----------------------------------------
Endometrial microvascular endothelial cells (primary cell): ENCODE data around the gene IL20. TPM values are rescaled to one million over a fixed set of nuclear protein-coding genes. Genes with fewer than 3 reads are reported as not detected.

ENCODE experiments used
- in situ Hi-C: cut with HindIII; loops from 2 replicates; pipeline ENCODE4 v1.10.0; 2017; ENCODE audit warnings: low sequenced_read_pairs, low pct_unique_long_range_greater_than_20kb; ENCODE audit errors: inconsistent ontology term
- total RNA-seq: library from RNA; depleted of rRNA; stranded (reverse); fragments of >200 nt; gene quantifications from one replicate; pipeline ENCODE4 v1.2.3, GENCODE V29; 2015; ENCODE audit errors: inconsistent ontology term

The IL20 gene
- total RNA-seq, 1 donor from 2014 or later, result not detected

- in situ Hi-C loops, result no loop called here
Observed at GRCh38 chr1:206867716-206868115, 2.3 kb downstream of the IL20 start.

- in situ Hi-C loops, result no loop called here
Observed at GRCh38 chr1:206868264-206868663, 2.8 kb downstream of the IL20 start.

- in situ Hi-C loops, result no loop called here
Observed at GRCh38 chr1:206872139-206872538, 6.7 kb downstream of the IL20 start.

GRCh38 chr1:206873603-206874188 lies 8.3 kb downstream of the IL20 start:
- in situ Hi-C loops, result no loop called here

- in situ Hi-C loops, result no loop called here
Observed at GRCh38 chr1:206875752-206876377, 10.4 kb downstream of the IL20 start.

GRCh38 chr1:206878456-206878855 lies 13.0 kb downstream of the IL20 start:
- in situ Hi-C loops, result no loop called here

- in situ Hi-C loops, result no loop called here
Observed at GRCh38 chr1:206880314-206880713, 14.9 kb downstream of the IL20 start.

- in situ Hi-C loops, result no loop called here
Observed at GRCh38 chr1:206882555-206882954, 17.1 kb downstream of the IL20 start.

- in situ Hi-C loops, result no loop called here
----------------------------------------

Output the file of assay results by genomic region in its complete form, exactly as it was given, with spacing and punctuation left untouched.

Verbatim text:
Endometrial microvascular endothelial cells (primary cell): ENCODE data around the gene IL20. TPM values are rescaled to one million over a fixed set of nuclear protein-coding genes. Genes with fewer than 3 reads are reported as not detected.

ENCODE experiments used
- in situ Hi-C: cut with HindIII; loops from 2 replicates; pipeline ENCODE4 v1.10.0; 2017; ENCODE audit warnings: low sequenced_read_pairs, low pct_unique_long_range_greater_than_20kb; ENCODE audit errors: inconsistent ontology term
- total RNA-seq: library from RNA; depleted of rRNA; stranded (reverse); fragments of >200 nt; gene quantifications from one replicate; pipeline ENCODE4 v1.2.3, GENCODE V29; 2015; ENCODE audit errors: inconsistent ontology term

The IL20 gene
- total RNA-seq, 1 donor from 2014 or later, result not detected

- in situ Hi-C loops, result no loop called here
Observed at GRCh38 chr1:206867716-206868115, 2.3 kb downstream of the IL20 start.

- in situ Hi-C loops, result no loop called here
Observed at GRCh38 chr1:206868264-206868663, 2.8 kb downstream of the IL20 start.

- in situ Hi-C loops, result no loop called here
Observed at GRCh38 chr1:206872139-206872538, 6.7 kb downstream of the IL20 start.

GRCh38 chr1:206873603-206874188 lies 8.3 kb downstream of the IL20 start:
- in situ Hi-C loops, result no loop called here

- in situ Hi-C loops, result no loop called here
Observed at GRCh38 chr1:206875752-206876377, 10.4 kb downstream of the IL20 start.

GRCh38 chr1:206878456-206878855 lies 13.0 kb downstream of the IL20 start:
- in situ Hi-C loops, result no loop called here

- in situ Hi-C loops, result no loop called here
Observed at GRCh38 chr1:206880314-206880713, 14.9 kb downstream of the IL20 start.

- in situ Hi-C loops, result no loop called here
Observed at GRCh38 chr1:206882555-206882954, 17.1 kb downstream of the IL20 start.

- in situ Hi-C loops, result no loop called here